The appropriate way to look at his job, Followill said, is to help make broadcasts as good as they can get for fans who want to see Luka Doncic and the Mavs play basketball.
“They don’t wanna hear about all the challenges that we’re facing,” Followill said of the fans, “because people are facing a lot bigger challenges than we are as sports broadcasters.”
Ryan Ruocco, who calls Nets games for YES and national games on ESPN (he’ll be calling two remote games with Richard Jefferson on Christmas), said that when he actually has his headphones on during a broadcast, things aren’t that different for him than normal.
“The experience is not as hard to simulate as I think maybe we would’ve initially thought,” he said, “because of the way technologically we’re able to get to a place where it sounds pretty similar in our headsets as if there was a crowd there.”
Despite working for one of the teams that didn’t make it to Orlando, Rathbun knows what to expect going forward, having called fanless games over the summer for ESPN at The Basketball Tournament. And he and Wilkins will be equipped with the best technology possible, including possibly having the game feed up on the State Farm Arena scoreboard when the Hawks are on the road. Now it’s just a matter of getting the reps in and getting into the rhythm of the season.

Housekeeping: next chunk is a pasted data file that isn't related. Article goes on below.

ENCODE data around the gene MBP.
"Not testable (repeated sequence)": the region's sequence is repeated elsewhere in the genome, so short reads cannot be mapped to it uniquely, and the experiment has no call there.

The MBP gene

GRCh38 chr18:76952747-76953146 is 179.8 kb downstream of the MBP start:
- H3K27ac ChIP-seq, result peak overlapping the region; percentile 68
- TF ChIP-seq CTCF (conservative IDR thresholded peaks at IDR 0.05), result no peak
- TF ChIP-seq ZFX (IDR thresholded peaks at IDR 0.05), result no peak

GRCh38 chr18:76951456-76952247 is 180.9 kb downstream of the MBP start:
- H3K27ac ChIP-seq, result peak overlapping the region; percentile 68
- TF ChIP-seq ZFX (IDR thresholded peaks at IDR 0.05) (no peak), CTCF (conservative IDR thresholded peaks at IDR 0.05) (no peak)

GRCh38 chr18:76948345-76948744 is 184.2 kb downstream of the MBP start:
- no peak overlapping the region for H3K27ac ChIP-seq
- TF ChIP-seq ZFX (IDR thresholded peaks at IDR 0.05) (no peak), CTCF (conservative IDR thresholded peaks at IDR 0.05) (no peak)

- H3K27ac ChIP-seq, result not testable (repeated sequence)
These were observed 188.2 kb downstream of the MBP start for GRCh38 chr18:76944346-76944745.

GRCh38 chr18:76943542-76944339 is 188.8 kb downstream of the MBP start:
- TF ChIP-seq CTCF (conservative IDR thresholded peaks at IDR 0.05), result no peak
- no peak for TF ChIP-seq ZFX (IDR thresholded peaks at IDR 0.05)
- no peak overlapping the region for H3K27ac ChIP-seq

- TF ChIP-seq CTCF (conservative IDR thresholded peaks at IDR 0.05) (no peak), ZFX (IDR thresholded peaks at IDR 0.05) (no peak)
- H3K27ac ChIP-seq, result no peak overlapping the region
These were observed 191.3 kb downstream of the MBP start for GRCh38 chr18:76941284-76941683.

Pranica admitted that not having 18,000 fans standing, stomping and screaming obviously makes a difference when calling games.
“But I was a little surprised doing the bubble games that my energy level didn’t wane,” he said. “You’re totally focused on the game. There’s nothing else to distract you. There are no t-shirt cannons, no arena contest where your attention might be divided.”
One thing that Pranica and analyst Brevin Knight kept in mind during the bubble is that they want to have a good conversation and have the fans feel like they’re sitting on the couch with them watching the game. And whether there are fans or not, they also want to project a love for the game and the on-air product.
“Because if we’re not doing that, then the viewer at home’s gonna say ‘if the guys calling the game aren’t really invested in it, why should I be as a viewer?'”
Spoken with the confidence of two of the greatest players of their era, Webber and Miller didn’t think it was a challenge in making sure fans wouldn’t notice whether they would be at the arena calling games or not. TNT’s production truck will still ensure that fans see all the replays and camera angles they would normally. When watching other commentators broadcast from other sports, whether in soccer or baseball, Webber felt like he was at the game. And he expects NBA fans to soon feel the same way.